Meanwhile, Thrun had told his Stanford students they could take the class online if they didn’t want to attend lectures. More than three-quarters of them did so, viewing the videos from their dorms and participating as if they were thousands of miles away. Then something remarkable happened. On the midterm, the Stanford students scored a full letter grade higher on average than students had in previous years. They seemed to be learning more when they learned online. The same bump happened after they took the final.

Still, the Stanford students were not the stars of the class. At the end of the semester, not one of the course’s 400 top performers had a Stanford address.

The experience forced Thrun to rethink everything he knew about teaching, and he built Udacity upon this reordering of the universe. Unlike Coursera, another for-profit MOOC provider–which has partnered with dozens of schools, including Stanford, Princeton and, more recently, the University of Virginia–Udacity selects, trains and films the professors who teach its courses. Since it launched in January, Udacity has turned down about 500 professors who have volunteered to teach, and it has canceled one course (a math class that had already enrolled 20,000 students) because of subpar quality.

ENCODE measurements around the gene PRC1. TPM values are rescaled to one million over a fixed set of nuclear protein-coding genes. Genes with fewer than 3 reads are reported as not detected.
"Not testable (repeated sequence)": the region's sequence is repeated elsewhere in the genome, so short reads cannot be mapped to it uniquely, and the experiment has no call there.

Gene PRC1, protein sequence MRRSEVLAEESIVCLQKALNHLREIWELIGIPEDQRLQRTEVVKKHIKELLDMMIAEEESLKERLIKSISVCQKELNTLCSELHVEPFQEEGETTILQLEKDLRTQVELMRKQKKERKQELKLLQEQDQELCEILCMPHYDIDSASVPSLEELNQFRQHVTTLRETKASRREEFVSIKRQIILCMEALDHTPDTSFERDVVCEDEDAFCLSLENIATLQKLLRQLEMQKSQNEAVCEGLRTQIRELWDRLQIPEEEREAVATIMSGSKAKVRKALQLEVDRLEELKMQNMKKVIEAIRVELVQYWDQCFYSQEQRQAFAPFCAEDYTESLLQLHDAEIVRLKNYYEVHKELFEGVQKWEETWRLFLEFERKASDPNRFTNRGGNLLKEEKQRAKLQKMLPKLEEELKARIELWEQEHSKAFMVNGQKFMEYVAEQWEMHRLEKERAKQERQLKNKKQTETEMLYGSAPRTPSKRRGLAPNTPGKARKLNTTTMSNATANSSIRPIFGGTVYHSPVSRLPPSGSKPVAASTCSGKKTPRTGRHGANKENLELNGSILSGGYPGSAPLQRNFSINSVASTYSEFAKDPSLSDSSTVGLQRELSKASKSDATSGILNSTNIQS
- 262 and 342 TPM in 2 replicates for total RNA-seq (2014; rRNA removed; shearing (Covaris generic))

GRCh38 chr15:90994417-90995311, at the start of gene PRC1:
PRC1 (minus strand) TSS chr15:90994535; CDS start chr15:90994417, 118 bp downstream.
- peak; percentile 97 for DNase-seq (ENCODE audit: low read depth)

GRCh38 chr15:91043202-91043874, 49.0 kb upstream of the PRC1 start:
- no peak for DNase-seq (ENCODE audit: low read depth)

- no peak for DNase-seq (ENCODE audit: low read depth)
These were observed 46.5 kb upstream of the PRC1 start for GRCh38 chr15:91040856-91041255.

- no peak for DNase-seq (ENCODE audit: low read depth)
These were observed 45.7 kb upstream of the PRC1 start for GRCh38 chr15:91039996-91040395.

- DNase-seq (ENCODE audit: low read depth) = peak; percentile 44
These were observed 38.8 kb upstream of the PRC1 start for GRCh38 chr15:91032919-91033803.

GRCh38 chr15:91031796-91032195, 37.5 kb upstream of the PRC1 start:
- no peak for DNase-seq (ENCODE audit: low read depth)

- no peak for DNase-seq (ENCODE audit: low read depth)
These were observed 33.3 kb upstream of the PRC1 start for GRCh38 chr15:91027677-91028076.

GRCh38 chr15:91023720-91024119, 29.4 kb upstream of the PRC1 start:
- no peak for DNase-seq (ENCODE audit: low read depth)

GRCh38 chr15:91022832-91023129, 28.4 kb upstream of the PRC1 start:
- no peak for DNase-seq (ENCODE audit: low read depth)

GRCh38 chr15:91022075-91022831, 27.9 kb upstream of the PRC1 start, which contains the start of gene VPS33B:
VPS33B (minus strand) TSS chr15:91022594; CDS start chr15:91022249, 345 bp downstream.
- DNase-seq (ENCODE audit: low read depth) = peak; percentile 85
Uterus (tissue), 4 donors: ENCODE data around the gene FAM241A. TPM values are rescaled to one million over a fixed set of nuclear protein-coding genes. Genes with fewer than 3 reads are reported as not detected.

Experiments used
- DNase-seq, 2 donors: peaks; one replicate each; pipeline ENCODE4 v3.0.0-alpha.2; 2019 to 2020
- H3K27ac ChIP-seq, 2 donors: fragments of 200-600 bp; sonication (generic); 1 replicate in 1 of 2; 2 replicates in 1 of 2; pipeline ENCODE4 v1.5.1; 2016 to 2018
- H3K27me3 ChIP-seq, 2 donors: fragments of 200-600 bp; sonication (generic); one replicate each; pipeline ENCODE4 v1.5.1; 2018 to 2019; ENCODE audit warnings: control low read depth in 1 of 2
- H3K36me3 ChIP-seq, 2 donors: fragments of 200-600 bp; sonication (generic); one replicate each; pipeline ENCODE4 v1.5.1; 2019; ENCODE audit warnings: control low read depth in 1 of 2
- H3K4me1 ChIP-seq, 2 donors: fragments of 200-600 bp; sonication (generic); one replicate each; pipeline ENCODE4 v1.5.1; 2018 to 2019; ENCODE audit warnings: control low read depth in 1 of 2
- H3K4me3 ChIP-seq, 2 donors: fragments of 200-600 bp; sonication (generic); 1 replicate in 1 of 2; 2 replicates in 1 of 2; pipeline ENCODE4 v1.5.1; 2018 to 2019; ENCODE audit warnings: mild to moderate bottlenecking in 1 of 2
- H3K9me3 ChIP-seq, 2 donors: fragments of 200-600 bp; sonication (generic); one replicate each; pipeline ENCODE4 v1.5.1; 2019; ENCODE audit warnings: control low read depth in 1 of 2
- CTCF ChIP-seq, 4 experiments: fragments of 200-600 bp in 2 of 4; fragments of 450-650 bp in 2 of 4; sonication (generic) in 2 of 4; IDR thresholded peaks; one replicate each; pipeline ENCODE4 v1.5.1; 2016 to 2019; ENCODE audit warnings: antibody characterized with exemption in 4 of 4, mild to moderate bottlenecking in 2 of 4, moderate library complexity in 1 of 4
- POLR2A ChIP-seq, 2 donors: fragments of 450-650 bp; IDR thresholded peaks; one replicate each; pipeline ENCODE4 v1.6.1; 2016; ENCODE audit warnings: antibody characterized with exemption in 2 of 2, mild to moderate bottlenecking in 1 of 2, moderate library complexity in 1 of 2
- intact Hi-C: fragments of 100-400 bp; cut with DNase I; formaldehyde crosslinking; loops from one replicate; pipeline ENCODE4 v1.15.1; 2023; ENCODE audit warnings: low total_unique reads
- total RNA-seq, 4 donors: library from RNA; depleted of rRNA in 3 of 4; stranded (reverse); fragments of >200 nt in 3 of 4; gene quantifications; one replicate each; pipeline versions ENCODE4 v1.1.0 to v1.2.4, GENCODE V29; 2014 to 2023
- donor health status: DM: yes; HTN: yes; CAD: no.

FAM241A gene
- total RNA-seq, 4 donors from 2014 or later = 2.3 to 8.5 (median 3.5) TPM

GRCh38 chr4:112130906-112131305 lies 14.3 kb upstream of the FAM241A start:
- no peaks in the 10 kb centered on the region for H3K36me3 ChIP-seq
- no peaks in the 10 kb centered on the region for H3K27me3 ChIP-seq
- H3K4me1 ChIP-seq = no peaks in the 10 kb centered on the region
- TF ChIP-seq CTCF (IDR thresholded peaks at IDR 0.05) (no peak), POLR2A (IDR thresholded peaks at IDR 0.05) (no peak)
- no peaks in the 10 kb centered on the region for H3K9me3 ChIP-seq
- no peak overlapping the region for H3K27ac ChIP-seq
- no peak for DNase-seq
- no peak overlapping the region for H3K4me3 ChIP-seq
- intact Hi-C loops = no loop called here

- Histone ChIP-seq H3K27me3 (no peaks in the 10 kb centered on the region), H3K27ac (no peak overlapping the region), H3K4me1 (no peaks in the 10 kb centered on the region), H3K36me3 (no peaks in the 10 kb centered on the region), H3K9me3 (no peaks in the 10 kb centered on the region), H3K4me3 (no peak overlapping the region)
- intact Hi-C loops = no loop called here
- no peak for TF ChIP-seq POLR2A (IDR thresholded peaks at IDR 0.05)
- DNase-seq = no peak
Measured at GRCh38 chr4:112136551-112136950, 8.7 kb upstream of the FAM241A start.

Right now, most MOOC providers do not make a profit. That can’t continue forever. Udacity will probably charge for its classes one day, Thrun says, but he claims the price will stay very low; if not, he predicts, a competitor will come along and steal away his students.

Udacity does not offer a degree, since it’s not an accredited university. Students get a ceremonial certificate in the form of a PDF. Grades are based on the final exam. Students who choose to take the final for Udacity’s computer-science course at an independent testing center (for $89) can get transfer credits from Colorado State University–Global Campus, an online-only school.

Getting more colleges to accept transfer credits would be nice, but in the longer term, Udacity aims to cut out the middleman and go straight to employers. This week, Udacity announced that six companies, including Google and Microsoft, are sponsoring classes in skills that are in short supply, from programming 3-D graphics to building apps for Android phones.